eDiscovery Daily Blog

Spoliation Sanctions Can Apply to Audio Files Too – eDiscovery Case Law

In Hart v. Dillon Cos., 2013 U.S. Dist. (D. Colo. 2013), Colorado Magistrate Judge David L. West granted the plaintiff’s Motion for Sanctions for Spoliation of Evidence for failing to preserve a tape recorded interview with the plaintiff and set a hearing and oral argument as to what sanctions should be imposed for October.

As noted in the opinion, here are the facts:

  • On August 23, 2011, the plaintiff was terminated by the defendant for allegedly giving herself the incorrect pay rate while working in the bookkeeping department. As part of the defendant’s investigation, a loss prevention specialist for the defendant secretly tape recorded an interview with the plaintiff on August 6 which in part led to the termination of the plaintiff.
  • On November 1, 2011, the plaintiff filed an E.E.O.C. charge of discrimination.
  • On November 7, 2011, the defendant denied the plaintiff’s request for arbitration knowing the plaintiff would probably litigate the matter.
  • Sometime between January and March of 2012, the loss prevention specialist inadvertently taped over or erased his interview with the plaintiff.
  • On January 30, 2012, the plaintiff filed her Complaint.
  • On March 1, 2012, the defendant issued a litigation hold on all related documentation. Before the contents of the tape were destroyed, Pollard prepared a “case narrative” in writing which the defendant asserts is substantially accurate and the plaintiff claims does not include exculpatory information and the tenor of the interview.

As noted in the opinion, there is a three part test to determine spoliation of evidence:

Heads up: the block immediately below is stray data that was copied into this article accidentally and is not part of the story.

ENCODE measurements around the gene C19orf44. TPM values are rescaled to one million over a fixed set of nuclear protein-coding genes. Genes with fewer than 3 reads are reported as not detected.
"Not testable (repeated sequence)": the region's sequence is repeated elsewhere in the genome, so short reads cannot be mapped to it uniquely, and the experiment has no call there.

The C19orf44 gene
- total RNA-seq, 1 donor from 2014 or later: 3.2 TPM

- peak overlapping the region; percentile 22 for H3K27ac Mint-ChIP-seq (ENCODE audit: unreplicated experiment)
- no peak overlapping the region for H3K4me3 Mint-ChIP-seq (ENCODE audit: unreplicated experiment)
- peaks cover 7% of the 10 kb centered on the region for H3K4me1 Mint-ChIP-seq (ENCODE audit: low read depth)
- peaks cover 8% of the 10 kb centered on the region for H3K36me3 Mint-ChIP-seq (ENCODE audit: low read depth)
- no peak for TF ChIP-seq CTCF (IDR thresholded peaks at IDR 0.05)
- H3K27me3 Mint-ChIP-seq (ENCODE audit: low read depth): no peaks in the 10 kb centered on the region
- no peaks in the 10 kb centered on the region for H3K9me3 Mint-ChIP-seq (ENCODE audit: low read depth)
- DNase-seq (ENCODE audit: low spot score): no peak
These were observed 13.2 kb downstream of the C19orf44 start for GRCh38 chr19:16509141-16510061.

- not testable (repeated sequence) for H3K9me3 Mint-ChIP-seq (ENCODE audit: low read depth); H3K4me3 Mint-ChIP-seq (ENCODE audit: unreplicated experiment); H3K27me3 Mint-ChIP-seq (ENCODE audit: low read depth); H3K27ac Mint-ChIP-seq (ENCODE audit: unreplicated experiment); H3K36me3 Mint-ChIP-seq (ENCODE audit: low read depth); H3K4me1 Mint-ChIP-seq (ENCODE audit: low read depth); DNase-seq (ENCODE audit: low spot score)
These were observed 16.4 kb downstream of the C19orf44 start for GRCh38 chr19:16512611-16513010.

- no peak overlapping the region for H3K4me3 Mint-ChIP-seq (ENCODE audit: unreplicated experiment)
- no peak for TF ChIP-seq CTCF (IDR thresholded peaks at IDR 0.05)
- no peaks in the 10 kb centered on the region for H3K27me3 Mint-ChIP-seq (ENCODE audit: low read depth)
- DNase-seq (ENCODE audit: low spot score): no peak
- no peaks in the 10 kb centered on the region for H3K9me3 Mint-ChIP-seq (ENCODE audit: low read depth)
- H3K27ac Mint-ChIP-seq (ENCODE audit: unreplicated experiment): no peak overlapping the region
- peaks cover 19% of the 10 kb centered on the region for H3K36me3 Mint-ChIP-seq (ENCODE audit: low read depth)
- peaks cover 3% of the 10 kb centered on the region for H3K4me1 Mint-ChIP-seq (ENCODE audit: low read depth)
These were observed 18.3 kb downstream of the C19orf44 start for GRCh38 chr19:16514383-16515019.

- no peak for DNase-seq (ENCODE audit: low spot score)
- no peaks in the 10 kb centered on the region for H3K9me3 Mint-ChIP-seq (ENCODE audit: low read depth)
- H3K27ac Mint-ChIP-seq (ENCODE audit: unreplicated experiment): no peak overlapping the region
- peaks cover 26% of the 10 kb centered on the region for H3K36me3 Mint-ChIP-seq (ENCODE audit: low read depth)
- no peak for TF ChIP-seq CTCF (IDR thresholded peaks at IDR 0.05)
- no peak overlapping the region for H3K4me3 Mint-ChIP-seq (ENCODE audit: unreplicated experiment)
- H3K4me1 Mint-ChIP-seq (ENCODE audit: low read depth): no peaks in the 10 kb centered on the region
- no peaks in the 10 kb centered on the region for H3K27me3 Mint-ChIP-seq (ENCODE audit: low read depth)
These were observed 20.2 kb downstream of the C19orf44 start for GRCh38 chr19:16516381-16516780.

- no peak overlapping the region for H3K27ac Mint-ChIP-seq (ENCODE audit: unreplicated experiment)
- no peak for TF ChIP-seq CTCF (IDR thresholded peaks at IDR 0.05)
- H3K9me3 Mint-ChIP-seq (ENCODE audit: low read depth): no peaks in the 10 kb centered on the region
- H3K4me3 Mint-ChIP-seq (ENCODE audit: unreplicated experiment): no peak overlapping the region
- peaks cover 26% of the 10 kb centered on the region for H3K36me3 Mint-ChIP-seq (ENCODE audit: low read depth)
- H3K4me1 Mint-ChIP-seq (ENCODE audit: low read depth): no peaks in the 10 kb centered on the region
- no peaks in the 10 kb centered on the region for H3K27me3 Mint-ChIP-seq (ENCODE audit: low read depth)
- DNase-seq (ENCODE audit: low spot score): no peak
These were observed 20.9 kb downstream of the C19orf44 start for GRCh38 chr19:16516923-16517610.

1. Is the evidence relevant to an issue at trial?

2. Did the party have a duty to preserve the evidence because it knew or should have known, that litigation was imminent?

3. Was the other party prejudiced by the destruction of the evidence?

Judge West found that the interview was relevant as the defendant relied on the interview as part of the decision to terminate the plaintiff.  He also found that the defendant had a duty to preserve the data as far back as November 7, 2011, when the plaintiff’s request for arbitration was denied.  And, he found that the plaintiff was prejudiced by destruction of the audio, noting as many as 21 discrepancies between the defendant’s case narrative and the plaintiff’s stated recollection in her deposition and affidavit.  As he noted:

“Defendant was clearly four (4) months late in issuing a “litigation hold” concerning the tape in Pollard’s possession, and the Court finds Defendant is highly culpable for the failure to preserve the taped interview.

A failure to preserve evidence may be negligent, grossly negligent, or willful. After the duty to preserve attaches, the failure to collect taped recording from a key player is grossly negligent or willful behavior.”

Thus, Judge West granted the plaintiff’s Motion for Sanctions for Spoliation of Evidence and ordered the hearing to determine the sanctions to be applied to the defendant.

So, what do you think?  Did the judge make the right decision?  Please share any comments you might have or if you’d like to know more about a particular topic.

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